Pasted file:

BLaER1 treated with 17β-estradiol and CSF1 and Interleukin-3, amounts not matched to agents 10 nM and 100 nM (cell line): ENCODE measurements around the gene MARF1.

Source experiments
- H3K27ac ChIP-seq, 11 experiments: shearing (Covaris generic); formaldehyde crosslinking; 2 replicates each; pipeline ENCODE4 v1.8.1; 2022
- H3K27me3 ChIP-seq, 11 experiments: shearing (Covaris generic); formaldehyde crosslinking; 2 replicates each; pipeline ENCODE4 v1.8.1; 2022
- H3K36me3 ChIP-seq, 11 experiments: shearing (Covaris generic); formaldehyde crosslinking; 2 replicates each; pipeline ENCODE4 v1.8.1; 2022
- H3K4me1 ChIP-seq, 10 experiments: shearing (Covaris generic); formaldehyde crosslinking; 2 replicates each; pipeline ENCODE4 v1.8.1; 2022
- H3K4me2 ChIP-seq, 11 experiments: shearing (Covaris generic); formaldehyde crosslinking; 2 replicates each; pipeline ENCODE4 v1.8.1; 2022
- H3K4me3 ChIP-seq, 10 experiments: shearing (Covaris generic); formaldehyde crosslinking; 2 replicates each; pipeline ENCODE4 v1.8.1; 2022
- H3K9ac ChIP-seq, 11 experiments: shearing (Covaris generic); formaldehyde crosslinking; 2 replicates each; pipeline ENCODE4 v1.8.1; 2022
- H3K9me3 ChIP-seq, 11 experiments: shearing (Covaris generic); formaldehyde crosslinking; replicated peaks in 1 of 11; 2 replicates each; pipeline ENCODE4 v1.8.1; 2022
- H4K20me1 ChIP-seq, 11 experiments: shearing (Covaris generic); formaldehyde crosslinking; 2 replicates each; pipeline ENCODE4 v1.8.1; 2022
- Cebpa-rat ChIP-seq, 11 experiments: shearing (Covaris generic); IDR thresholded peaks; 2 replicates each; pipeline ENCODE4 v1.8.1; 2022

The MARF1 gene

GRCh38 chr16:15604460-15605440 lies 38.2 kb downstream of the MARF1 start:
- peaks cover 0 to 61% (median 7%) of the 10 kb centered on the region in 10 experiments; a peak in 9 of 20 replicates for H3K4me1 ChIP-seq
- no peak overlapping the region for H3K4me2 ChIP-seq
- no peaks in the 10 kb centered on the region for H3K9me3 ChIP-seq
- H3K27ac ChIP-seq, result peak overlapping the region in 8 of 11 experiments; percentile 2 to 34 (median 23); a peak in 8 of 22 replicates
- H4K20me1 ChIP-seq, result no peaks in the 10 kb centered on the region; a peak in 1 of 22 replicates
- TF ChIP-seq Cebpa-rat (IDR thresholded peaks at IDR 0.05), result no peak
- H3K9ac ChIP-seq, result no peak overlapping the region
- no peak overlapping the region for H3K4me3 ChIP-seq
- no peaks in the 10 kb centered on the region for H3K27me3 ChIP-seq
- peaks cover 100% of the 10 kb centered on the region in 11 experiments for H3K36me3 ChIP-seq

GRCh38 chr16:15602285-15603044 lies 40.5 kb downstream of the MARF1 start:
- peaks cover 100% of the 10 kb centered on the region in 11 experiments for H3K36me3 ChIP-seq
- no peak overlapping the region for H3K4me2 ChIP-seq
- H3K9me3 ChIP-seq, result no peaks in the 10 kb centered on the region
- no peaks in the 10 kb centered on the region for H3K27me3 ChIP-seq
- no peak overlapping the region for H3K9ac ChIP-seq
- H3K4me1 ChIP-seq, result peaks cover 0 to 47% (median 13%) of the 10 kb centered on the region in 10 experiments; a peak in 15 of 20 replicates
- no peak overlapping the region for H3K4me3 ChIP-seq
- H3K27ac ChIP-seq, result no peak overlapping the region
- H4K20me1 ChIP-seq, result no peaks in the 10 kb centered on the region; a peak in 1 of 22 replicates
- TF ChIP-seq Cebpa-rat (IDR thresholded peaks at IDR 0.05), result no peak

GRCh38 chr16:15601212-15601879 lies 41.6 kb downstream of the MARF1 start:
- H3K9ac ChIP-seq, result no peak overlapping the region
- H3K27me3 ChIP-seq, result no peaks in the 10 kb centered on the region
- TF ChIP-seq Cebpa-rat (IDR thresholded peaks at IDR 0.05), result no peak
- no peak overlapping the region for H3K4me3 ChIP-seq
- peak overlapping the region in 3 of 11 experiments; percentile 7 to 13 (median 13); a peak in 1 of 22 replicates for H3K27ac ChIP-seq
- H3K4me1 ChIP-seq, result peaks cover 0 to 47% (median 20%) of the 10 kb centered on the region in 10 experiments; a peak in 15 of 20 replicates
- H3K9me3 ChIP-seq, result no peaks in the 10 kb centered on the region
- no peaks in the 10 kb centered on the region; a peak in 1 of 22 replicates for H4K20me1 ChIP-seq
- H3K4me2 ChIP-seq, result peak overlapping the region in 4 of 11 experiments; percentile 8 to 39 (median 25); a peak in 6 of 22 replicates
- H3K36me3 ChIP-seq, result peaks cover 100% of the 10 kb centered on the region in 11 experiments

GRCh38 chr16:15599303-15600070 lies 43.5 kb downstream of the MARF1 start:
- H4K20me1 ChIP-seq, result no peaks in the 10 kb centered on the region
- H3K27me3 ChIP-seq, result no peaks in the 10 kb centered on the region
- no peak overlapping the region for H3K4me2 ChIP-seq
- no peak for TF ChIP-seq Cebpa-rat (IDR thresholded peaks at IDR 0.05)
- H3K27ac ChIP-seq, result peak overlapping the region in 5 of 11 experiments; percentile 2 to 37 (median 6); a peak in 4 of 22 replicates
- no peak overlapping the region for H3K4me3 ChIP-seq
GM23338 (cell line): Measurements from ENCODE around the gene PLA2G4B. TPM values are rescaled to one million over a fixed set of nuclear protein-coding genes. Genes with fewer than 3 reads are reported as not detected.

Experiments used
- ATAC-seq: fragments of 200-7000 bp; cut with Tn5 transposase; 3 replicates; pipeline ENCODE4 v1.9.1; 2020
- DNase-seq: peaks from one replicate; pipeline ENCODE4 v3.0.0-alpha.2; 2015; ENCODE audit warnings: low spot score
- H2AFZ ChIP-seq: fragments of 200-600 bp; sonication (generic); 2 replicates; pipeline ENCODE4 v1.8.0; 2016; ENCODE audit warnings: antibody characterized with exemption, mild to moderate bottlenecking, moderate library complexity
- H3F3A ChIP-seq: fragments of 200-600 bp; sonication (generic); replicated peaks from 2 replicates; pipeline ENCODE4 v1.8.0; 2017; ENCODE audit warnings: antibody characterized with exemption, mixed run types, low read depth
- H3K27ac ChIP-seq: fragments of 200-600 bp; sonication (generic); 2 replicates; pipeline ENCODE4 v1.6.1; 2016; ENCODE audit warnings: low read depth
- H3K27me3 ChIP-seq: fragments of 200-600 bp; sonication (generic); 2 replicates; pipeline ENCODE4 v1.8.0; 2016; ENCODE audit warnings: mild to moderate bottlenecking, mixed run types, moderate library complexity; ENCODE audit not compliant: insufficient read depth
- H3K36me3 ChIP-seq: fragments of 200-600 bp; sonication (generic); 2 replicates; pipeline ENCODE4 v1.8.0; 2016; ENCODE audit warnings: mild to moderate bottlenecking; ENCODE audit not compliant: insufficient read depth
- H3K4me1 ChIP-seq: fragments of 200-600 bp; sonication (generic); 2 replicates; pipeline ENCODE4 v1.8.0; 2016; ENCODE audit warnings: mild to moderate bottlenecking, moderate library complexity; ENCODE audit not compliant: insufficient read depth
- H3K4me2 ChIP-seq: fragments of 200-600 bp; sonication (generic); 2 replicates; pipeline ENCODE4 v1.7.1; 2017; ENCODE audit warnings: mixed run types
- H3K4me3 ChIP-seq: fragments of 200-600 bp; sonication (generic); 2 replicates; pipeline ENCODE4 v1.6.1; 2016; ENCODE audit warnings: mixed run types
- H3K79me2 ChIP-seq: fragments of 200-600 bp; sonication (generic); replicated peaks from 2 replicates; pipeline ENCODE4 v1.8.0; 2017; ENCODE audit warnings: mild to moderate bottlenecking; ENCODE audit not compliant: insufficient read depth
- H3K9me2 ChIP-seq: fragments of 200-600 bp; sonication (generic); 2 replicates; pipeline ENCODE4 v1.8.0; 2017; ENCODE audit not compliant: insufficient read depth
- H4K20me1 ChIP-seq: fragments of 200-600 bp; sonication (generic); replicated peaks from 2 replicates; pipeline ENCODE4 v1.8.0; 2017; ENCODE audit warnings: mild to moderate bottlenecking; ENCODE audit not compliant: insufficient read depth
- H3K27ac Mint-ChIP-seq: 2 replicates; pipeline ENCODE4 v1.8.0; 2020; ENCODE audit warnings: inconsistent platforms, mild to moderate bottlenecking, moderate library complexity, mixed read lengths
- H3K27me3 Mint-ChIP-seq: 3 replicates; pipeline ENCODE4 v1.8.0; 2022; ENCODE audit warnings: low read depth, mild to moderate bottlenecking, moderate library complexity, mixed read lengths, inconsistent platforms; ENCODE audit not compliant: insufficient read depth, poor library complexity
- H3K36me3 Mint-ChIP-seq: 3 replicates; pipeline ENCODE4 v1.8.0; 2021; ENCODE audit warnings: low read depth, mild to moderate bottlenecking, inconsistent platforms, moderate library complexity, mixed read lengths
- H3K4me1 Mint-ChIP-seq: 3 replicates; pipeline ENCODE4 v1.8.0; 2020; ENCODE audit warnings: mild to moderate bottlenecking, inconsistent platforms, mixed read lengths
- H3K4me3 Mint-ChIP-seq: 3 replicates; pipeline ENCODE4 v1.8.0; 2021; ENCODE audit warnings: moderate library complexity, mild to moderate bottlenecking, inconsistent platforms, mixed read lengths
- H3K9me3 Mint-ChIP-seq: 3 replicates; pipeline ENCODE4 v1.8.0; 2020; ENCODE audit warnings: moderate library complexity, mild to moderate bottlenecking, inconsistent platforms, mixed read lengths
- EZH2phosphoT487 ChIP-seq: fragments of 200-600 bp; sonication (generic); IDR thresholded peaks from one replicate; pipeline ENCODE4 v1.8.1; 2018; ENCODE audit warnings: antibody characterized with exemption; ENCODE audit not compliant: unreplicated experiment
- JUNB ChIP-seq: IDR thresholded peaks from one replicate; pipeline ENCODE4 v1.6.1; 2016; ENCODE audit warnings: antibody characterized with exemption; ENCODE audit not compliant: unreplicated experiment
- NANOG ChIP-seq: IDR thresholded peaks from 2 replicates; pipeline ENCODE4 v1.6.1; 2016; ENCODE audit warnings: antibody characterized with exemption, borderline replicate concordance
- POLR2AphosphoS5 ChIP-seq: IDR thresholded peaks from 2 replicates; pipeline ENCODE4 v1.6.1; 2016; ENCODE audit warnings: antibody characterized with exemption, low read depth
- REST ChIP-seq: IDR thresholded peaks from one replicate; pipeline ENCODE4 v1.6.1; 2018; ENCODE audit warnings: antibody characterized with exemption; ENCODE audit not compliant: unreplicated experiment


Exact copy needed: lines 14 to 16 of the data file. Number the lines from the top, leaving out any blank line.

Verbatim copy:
GRCh38 chr16:15604460-15605440 lies 38.2 kb downstream of the MARF1 start:
- peaks cover 0 to 61% (median 7%) of the 10 kb centered on the region in 10 experiments; a peak in 9 of 20 replicates for H3K4me1 ChIP-seq
- no peak overlapping the region for H3K4me2 ChIP-seq